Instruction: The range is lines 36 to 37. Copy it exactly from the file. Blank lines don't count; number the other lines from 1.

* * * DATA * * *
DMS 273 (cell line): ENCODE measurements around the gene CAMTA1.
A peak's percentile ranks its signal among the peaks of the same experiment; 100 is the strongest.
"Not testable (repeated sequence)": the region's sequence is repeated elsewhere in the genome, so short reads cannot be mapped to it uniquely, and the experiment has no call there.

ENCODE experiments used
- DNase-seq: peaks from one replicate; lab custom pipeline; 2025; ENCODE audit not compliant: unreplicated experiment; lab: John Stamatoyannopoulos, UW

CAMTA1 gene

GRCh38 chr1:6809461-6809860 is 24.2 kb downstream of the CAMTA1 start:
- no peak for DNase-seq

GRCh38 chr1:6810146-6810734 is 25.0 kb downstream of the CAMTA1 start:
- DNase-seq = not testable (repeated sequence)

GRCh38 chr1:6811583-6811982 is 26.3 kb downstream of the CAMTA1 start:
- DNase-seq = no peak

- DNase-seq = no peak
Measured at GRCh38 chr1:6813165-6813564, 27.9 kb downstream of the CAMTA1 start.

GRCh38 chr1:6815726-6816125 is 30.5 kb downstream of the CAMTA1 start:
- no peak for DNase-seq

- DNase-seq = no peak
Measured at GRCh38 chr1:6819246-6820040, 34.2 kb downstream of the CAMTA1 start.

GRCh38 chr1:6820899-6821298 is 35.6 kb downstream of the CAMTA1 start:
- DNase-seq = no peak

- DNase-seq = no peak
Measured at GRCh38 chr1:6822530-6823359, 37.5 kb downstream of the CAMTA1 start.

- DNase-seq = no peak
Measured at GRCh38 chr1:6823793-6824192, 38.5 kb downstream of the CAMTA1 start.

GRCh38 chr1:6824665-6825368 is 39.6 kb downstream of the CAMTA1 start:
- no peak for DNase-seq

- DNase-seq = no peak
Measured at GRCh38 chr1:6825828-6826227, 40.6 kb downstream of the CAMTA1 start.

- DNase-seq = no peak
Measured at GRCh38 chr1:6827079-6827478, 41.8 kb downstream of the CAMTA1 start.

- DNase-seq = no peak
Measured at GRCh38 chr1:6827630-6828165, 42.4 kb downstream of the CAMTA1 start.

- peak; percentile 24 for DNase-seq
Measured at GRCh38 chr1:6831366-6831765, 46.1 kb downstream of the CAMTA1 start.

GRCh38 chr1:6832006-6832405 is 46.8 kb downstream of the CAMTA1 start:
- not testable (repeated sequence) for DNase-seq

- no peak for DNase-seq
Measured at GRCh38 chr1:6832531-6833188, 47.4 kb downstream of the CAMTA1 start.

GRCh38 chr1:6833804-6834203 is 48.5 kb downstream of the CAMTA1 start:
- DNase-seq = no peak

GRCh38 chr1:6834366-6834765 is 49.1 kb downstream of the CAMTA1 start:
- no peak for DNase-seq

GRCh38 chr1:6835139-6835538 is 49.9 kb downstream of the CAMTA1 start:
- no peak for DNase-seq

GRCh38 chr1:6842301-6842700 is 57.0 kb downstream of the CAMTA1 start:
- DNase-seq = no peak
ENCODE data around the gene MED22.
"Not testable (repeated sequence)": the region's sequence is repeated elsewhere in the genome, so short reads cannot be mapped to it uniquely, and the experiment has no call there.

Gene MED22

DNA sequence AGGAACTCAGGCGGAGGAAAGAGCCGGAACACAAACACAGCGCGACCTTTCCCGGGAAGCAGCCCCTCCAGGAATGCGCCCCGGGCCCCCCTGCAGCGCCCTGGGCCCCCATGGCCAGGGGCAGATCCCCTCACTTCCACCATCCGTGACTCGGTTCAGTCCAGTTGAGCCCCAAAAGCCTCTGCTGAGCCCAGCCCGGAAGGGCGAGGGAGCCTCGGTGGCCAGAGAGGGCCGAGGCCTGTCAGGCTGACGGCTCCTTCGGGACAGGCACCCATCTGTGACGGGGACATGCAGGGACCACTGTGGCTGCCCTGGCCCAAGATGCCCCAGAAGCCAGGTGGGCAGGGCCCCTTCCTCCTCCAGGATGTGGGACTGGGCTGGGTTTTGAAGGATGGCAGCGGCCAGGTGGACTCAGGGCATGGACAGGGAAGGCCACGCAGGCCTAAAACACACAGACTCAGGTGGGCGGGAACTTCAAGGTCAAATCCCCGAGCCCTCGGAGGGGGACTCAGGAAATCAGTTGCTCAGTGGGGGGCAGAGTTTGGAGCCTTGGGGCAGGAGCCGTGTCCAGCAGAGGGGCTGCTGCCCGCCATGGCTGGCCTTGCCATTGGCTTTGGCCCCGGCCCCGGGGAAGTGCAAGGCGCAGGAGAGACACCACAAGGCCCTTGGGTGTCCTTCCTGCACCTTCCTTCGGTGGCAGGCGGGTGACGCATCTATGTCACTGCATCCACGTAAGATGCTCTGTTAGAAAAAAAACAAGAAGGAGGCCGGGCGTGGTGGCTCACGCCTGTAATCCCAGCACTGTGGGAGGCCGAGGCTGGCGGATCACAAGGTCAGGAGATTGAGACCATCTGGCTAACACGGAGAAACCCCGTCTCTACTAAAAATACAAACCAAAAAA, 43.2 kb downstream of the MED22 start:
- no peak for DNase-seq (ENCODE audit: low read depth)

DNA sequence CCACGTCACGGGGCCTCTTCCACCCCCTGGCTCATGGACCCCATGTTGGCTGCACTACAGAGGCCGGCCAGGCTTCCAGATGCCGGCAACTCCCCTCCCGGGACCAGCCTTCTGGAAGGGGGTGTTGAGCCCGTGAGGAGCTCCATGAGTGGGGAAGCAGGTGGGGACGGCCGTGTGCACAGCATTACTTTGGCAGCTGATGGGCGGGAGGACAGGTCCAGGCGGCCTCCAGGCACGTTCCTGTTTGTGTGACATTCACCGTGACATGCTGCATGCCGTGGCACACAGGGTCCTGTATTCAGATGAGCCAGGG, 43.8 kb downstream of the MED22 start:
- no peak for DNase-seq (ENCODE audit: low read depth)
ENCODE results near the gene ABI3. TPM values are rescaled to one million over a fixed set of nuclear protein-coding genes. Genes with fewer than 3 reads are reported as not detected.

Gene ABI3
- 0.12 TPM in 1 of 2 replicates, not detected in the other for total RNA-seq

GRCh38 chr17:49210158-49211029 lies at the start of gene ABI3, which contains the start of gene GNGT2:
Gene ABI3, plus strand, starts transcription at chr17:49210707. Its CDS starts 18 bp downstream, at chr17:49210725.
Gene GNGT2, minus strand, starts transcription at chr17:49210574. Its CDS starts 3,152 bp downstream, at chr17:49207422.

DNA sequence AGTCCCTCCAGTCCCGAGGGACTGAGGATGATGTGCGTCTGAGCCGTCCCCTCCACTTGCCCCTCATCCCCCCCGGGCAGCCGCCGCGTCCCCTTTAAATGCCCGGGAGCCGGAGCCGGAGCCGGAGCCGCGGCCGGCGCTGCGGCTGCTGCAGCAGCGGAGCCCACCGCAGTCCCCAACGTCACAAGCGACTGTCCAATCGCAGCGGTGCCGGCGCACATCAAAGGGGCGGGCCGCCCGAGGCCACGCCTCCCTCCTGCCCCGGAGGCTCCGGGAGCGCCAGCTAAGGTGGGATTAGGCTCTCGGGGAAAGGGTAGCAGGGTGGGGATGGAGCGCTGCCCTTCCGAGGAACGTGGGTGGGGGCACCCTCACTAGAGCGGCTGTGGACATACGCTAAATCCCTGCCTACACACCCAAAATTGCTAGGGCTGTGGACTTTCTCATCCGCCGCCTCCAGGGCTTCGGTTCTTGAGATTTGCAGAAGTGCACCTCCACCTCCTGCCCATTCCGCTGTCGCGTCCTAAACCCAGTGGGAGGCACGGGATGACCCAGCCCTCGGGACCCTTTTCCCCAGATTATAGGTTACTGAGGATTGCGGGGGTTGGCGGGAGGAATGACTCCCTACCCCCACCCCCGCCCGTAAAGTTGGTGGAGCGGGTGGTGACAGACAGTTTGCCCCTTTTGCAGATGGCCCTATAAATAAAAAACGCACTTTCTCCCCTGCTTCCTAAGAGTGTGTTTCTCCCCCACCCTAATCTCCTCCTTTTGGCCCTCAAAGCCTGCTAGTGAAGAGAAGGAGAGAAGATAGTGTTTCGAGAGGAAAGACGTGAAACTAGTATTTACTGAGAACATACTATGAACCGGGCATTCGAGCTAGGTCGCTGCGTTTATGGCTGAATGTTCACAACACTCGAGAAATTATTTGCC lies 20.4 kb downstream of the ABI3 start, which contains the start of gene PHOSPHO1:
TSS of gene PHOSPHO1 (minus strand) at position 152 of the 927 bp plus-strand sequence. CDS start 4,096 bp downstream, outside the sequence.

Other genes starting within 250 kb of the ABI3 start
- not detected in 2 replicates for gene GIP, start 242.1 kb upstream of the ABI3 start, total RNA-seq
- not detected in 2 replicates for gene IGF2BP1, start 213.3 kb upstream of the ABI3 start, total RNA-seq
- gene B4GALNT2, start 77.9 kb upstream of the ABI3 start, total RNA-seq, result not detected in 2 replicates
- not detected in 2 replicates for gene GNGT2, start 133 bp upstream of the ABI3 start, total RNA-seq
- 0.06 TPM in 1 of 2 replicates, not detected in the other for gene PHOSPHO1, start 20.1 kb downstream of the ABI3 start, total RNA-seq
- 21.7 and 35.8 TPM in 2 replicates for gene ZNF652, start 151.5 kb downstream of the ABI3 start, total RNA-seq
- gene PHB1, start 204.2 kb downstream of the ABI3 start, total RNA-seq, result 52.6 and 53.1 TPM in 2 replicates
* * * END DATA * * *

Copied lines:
- not testable (repeated sequence) for DNase-seq

- no peak for DNase-seq